with Carl Gillett
    In Phyllis McKay Illari Federica Russo (ed.), Causality in the Sciences, Oxford University Press. pp. 202--223. 2011.
    Sometimes neuroscientists discover distinct realizations for a single psychological property. In considering such cases, some philosophers have maintained that scientists will abandon the single multiply realized psychological property in favor of one or more uniquely realized psychological properties. In this paper, we build on the Dimensioned theory of realization and a companion theory of multiple realization to argue that this is not the case. Whether scientists postulate unique realizati…Read more
  •  110
      Terry Horgan and John Tienson have suggested that connectionism might provide a framework within which to articulate a theory of cognition according to which there are mental representations without rules (RWR) (Horgan and Tienson 1988, 1989, 1991, 1992). In essence, RWR states that cognition involves representations in a language of thought, but that these representations are not manipulated by the sort of rules that have traditionally been posited. In the development of RWR, Horgan and Tiens…Read more
  •  107
    Consciousness: Don't Give Up on the Brain: Kenneth Aizawa
    Royal Institute of Philosophy Supplement 67 263-284. 2010.
    In the extended mind literature, one sometimes finds the claim that there is no neural correlate of consciousness. Instead, there is a biological or ecological correlate of consciousness. Consciousness, it is claimed, supervenes on an entire organism in action. Alva Noë is one of the leading proponents of such a view. This paper resists Noë's view. First, it challenges the evidence he offers from neuroplasticity. Second, it presses a problem with paralysis. Third, it draws attention to a challen…Read more
  •  95
    Cognition and behavior
    Synthese 194 (11): 4269-4288. 2017.
    An important question in the debate over embodied, enactive, and extended cognition has been what has been meant by “cognition”. What is this cognition that is supposed to be embodied, enactive, or extended? Rather than undertake a frontal assault on this question, however, this paper will take a different approach. In particular, we may ask how cognition is supposed to be related to behavior. First, we could ask whether cognition is supposed to be behavior. Second, we could ask whether we shoul…Read more
  •  94
    'X' means X: Semantics Fodor-style (review)
    Minds and Machines 2 (2): 175-83. 1992.
    InPsychosemantics Jerry Fodor offered a list of sufficient conditions for a symbol “X” to mean something X. The conditions are designed to reduce meaning to purely non-intentional natural relations. They are also designed to solve what Fodor has dubbed the “disjunction problem”. More recently, inA Theory of Content and Other Essays, Fodor has modified his list of sufficient conditions for naturalized meaning in light of objections to his earlier list. We look at his new set of conditions and giv…Read more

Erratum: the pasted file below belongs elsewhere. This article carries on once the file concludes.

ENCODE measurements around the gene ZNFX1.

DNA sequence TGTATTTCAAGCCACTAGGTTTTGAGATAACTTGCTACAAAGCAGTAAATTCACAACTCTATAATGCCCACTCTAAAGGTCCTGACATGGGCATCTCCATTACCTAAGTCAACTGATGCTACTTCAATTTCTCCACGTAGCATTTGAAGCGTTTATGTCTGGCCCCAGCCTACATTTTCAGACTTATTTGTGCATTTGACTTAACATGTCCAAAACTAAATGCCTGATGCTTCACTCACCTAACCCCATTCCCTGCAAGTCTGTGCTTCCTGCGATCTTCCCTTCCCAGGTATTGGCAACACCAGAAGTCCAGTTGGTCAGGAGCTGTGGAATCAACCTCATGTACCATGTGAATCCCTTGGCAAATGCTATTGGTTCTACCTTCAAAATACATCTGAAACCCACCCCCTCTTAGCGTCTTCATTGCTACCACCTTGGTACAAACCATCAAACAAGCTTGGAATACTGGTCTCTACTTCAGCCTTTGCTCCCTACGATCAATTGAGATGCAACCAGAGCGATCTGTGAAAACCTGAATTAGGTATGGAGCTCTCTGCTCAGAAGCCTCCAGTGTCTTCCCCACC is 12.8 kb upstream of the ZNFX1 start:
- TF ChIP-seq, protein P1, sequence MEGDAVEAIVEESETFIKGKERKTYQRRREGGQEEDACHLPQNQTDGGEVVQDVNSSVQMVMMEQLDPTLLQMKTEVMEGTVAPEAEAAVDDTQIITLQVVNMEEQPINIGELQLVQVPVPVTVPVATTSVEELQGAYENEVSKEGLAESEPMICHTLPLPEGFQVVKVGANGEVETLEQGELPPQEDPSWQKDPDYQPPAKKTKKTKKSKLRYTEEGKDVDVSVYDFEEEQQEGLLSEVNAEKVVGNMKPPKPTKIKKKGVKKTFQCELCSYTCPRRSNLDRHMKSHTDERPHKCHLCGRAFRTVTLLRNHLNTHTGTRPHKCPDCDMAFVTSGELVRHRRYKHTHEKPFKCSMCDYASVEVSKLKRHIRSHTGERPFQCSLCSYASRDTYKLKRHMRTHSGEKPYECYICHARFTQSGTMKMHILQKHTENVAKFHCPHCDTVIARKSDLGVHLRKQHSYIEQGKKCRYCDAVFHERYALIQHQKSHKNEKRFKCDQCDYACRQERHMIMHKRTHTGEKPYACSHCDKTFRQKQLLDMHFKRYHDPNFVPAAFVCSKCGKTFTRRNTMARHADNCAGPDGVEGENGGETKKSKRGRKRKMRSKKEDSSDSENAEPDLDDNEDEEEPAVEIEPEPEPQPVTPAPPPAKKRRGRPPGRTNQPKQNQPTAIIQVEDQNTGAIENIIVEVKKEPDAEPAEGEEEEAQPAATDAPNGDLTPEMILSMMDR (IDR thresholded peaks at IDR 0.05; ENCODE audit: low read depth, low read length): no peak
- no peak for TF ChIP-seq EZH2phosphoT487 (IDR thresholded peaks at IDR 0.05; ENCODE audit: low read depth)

•  92
    'X' means X: Fodor/warfield semantics (review)
    Minds and Machines 4 (2): 215-31. 1994.
    In an earlier paper, we argued that Fodorian Semantics has serious difficulties. However, we suggested possible ways that one might attempt to fix this. Ted Warfield suggests that our arguments can be deflected and he does this by making the very moves that we suggested. In our current paper, we respond to Warfield's attempts to revise and defend Fodorian Semantics against our arguments that such a semantic theory is both too strong and too weak. To get around our objections, Warfield proposes a…Read more
  •  89
    Fodorian semantics, pathologies, and "Block's problem"
    with Fred Adams
    Minds and Machines 3 (1): 97-104. 1993.
    In two recent books, Jerry Fodor has developed a set of sufficient conditions for an object “X” to non-naturally and non-derivatively mean X. In an earlier paper we presented three reasons for thinking Fodor's theory to be inadequate. One of these problems we have dubbed the “Pathologies Problem”. In response to queries concerning the relationship between the Pathologies Problem and what Fodor calls “Block's Problem”, we argue that, while Block's Problem does not threatenFodor's view, the Pathol…Read more
  •  88
    Multiple realization by compensatory differences
    European Journal for Philosophy of Science 3 (1): 69-86. 2013.
    One way that scientifically recognized properties are multiply realized is by “compensatory differences” among realizing properties. If a property G is jointly realized by two properties F1 and F2, then G can be multiply realized by having changes in the property F1 offset changes in the property F2. In some cases, there are scientific laws that articulate how distinct combinations of physical quantities can determine one and the same value of some other physical quantity. One moral to draw is t…Read more